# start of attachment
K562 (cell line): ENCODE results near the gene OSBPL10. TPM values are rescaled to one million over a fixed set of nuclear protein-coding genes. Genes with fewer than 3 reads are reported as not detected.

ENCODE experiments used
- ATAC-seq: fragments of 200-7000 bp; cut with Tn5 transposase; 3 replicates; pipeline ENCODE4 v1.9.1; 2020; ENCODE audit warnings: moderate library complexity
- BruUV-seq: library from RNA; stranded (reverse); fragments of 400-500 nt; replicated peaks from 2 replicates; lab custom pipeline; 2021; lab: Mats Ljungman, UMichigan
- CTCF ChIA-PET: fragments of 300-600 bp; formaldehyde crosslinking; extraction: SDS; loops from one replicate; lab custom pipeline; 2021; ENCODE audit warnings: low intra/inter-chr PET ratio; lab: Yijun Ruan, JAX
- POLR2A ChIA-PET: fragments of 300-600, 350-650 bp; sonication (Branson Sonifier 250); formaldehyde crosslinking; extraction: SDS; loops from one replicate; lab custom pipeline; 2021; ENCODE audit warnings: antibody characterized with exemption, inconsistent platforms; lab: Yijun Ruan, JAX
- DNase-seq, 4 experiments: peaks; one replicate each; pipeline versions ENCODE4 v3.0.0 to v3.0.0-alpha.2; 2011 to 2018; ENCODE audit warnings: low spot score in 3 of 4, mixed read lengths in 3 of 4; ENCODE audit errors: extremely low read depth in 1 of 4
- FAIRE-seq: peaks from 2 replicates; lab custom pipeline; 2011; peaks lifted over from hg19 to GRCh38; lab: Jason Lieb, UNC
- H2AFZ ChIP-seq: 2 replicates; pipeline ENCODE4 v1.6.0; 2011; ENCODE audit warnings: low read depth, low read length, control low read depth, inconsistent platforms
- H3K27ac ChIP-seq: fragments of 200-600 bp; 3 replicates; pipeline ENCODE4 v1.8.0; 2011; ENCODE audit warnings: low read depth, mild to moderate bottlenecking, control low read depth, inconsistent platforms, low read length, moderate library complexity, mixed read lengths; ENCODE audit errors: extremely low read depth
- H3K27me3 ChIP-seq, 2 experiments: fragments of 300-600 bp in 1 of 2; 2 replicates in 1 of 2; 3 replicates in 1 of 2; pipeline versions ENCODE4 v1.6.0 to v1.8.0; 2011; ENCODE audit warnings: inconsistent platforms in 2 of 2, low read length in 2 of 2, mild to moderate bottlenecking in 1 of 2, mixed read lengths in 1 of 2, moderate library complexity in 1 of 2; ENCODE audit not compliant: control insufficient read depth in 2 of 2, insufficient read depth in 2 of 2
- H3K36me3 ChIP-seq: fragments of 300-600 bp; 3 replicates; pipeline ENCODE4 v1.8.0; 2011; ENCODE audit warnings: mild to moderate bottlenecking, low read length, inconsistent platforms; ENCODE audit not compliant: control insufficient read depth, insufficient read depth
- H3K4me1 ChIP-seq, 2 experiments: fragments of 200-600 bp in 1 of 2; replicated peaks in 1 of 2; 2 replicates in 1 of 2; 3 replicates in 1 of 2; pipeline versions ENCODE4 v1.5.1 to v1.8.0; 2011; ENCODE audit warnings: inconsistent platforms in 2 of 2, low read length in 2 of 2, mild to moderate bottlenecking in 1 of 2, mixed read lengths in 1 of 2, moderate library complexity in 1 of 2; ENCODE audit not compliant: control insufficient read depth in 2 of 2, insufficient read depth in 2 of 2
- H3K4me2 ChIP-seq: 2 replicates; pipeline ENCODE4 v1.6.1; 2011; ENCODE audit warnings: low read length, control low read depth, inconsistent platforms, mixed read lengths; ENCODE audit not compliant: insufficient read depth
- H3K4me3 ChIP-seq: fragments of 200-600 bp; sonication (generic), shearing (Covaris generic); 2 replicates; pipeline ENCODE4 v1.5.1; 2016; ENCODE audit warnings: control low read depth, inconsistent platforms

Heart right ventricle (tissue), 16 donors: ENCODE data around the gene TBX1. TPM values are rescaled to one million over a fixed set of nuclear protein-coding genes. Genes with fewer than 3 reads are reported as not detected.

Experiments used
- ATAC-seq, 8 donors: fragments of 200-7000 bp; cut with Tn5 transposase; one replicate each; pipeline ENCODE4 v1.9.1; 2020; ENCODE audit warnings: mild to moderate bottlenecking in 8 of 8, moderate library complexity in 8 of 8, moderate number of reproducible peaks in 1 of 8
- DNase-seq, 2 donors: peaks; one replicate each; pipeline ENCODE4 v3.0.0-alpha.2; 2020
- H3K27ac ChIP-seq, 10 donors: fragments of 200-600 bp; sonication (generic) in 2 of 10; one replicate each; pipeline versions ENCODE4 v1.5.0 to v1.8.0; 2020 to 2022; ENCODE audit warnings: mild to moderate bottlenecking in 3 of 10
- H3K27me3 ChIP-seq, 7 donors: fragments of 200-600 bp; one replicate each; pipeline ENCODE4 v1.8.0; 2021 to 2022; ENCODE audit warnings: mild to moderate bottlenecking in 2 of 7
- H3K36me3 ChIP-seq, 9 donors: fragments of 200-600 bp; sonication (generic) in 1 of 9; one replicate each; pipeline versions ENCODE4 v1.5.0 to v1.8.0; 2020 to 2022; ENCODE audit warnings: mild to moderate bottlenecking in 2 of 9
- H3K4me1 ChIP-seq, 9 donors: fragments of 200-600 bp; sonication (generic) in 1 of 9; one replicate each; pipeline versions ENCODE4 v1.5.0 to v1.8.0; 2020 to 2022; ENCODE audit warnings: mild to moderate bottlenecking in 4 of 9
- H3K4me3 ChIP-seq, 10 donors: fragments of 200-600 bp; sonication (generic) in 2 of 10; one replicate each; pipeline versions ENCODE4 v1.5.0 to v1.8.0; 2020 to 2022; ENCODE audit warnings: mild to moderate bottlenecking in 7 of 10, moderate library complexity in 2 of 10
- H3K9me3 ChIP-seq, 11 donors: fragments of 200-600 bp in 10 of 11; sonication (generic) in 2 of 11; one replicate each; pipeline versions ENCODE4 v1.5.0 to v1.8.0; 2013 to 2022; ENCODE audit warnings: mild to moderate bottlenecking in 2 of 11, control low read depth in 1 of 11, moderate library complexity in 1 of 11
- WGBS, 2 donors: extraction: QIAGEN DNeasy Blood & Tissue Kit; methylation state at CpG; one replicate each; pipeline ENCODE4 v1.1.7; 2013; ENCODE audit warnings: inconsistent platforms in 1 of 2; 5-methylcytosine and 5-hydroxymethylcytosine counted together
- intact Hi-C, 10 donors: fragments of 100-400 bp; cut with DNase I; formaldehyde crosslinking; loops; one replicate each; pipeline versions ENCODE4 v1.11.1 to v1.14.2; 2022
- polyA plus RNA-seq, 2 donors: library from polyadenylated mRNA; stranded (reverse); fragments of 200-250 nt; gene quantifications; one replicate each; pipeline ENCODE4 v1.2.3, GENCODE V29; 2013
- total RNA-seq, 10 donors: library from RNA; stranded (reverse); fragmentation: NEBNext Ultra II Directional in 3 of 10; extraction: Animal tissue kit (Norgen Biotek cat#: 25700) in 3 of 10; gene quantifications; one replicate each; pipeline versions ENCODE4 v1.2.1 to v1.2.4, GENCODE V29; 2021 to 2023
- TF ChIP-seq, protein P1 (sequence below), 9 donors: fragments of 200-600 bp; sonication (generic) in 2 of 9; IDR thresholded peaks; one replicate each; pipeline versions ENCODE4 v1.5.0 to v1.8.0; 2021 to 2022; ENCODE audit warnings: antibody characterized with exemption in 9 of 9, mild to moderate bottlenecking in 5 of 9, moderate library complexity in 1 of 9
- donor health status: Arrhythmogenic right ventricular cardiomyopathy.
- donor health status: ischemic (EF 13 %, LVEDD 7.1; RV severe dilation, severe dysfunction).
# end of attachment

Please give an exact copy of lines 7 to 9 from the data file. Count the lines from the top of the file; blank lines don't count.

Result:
- DNase-seq, 4 experiments: peaks; one replicate each; pipeline versions ENCODE4 v3.0.0 to v3.0.0-alpha.2; 2011 to 2018; ENCODE audit warnings: low spot score in 3 of 4, mixed read lengths in 3 of 4; ENCODE audit errors: extremely low read depth in 1 of 4
- FAIRE-seq: peaks from 2 replicates; lab custom pipeline; 2011; peaks lifted over from hg19 to GRCh38; lab: Jason Lieb, UNC
- H2AFZ ChIP-seq: 2 replicates; pipeline ENCODE4 v1.6.0; 2011; ENCODE audit warnings: low read depth, low read length, control low read depth, inconsistent platforms